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Given current headlines about certain controversial planning decisions, the Planning for the Future report on the problems with our discretionary system could not be more timely. With a pandemic and continued severe housing shortage in many places, we desperately need to boost growth and level up different parts of the country.
Anthony’s report sets out the many disastrous effects of the housing shortage caused by our failure to build or plan well – not least inequality, speculation, and bad, unaffordable homes. He explains that land banking is a symptom, not a fundamental cause, of our problems, and that contrary to our intuitions, it would be better to have more vacant homes, not fewer.
He examines why clear, predictable rules are crucial to lower the costs of development and make homes more affordable. He calls for much more land to be made available for housing, and joins others in recommending that plans should have clear and unambiguous rules. We should frontload the hard questions with the public when writing the plan, like the French, Japanese and many other systems: then anyone can quickly know exactly what they can build, by consulting a clear and precise code.
Anthony boldly calls to replace the Green Belt by phasing non-developed land into the zoned area, depending on local population growth: subject to conditions ‘[d]evelopers in growing cities who come forward with unzoned, greenfield large sites that can provide significant amounts of additional housing legally must have their land added to the zoned area.’ The report suggests simplifying developer contributions with a new flat-rate 20% levy on the value of development.
This all raises many interesting questions, not least the oldest and hardest in planning reform: how, in the cold hard world of real life politics, do we get there from here? How would we actually implement it?
It is easy to envisage a zoning code for new greenfield or large brownfield sites. But what about urban intensification, where the existing buildings and spillover effects often vary drastically between plots?
Councils have powers to do a kind of zoning now, through Local Development Orders, but rarely do. Many would prefer to avoid controversy by picking zoning rules like parts of the US, where the building envelope permitted by the zoning rules is smaller than the existing buildings, so nothing more can be built. If ‘most ordinary neighbourhoods [are required to] allow slightly denser housing than their existing form’ as the report recommends, that is effectively a supercharged new permitted development right. That might be a bit controversial.
Another question: who will decide on conservation and other special areas? How will his suggested ‘economic cost-benefit analysis’ value the existing heritage and amenities? The Roskill Commission famously fluffed that question.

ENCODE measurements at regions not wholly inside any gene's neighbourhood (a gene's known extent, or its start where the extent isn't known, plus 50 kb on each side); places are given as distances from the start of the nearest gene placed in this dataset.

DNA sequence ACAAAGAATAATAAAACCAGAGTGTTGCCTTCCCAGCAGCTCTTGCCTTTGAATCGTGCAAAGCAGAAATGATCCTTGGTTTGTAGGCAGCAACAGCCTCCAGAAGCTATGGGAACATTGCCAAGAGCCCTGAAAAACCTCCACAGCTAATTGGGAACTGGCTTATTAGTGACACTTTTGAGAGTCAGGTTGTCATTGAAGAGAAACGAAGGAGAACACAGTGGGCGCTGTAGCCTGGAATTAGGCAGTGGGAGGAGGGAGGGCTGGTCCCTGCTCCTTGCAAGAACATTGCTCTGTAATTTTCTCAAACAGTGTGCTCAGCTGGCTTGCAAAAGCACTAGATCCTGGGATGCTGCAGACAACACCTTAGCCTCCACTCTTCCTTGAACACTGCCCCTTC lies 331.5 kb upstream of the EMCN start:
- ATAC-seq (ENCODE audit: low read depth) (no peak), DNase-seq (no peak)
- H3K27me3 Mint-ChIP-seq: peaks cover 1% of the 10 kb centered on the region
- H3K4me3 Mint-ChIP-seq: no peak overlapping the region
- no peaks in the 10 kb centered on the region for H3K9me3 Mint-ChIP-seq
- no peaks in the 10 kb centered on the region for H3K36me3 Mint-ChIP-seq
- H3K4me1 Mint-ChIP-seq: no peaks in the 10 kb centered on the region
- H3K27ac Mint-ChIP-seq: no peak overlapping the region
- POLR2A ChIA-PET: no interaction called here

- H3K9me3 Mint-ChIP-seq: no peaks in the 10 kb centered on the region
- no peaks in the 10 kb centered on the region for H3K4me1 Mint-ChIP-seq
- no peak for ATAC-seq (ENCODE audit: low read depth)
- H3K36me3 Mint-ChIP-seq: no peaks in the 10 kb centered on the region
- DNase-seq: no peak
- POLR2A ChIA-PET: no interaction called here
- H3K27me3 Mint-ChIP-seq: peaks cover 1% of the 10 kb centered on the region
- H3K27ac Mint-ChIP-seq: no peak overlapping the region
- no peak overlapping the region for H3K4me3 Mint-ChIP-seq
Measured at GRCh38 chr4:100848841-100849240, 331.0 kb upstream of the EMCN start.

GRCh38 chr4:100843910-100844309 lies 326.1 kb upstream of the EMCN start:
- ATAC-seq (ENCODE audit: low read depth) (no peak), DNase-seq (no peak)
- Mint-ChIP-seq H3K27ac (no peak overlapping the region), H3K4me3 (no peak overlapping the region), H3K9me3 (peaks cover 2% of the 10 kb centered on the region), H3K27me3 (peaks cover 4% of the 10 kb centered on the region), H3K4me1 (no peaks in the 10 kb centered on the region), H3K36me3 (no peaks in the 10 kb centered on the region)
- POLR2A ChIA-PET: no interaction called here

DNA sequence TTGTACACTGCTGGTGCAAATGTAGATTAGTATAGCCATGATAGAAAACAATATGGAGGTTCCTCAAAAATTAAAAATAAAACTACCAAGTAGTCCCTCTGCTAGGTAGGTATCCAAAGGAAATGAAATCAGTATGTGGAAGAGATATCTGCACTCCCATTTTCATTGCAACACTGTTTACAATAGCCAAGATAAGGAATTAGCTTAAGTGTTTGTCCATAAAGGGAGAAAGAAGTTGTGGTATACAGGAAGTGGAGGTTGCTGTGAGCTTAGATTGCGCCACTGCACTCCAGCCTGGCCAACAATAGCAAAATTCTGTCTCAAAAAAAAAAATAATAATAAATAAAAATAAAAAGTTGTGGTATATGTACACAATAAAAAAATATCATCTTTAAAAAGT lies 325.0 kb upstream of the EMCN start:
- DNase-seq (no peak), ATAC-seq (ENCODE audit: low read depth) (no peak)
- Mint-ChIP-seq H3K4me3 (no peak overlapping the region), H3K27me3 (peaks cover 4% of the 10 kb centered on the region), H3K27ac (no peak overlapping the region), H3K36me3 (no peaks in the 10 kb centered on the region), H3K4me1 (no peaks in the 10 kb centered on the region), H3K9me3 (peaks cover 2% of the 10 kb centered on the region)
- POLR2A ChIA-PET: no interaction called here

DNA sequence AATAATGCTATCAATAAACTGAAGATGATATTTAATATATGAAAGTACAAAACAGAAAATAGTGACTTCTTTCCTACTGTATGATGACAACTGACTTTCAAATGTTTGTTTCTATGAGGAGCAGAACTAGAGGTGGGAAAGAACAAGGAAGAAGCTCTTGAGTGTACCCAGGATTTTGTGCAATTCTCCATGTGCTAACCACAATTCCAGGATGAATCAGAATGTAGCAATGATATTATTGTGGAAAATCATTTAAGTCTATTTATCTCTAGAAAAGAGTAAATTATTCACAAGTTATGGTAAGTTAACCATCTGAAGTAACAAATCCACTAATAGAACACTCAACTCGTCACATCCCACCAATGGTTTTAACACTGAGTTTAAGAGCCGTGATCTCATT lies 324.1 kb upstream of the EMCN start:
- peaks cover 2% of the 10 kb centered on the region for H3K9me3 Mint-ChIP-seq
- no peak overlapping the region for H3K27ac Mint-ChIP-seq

And if development will still be constrained at all by zoning, which will still be set by discretion, might it still suffer from the Kornai critique that Anthony eloquently explains?
It would be brilliant to see a follow-up report addressing those questions in more detail.
One way to get to zoning and more homes might be our suggestion, which Centre for Cities and many others have already recommended for trial: let residents of each single street (or each city block) decide by a two-thirds majority to adopt a design code and allow more housing on their street or block, subject to limits to protect others.
Those new rules for that street or block would be a form of ‘zoning’. It would spread organically as more homeowners see the benefits of giving themselves permission to do more with their plots – hopefully in some cases choosing to replace, say, suburban semi-detached houses with mansion blocks holding five times as much housing per acre.
Similarly, many parishes would be happy to permit some more good homes in their own green belt, but are blocked by planning rules. That is another potentially easy way to get to zoning.
If building more homes would be more ‘efficient’, in the technical meaning of economists, then by definition in some places you could design the new housing well enough, and share enough of the benefits with locals, for a majority of them to support it. (Otherwise, the housing shortage is unfair, but not technically inefficient.) If so, lowering what economists call ‘transaction costs’ by making it easier for people to negotiate win-win solutions might lead to much more housing of the right kinds in the right places. It must be worth a try.
Planning reform has a trilemma. Fast; big; no house price crash: choose two. If you really want to fix things once and for all, perhaps you need to start soft and slowly build irresistible force, like a heavy snowfall.
You might call the report’s approach ‘policy analysis’, ‘institutional economics’, ‘applied political economy’ or ‘systems thinking’. I hope a sequel will use the same approach to give detailed, shovel-ready reforms. For too long, systemic thinking has been in even shorter supply than the homes themselves.
This blog is published as part of an occasional series by guest experts to provide a platform for new ideas in urban policy. While they do not always reflect our views, we consider them an important contribution to the debate.
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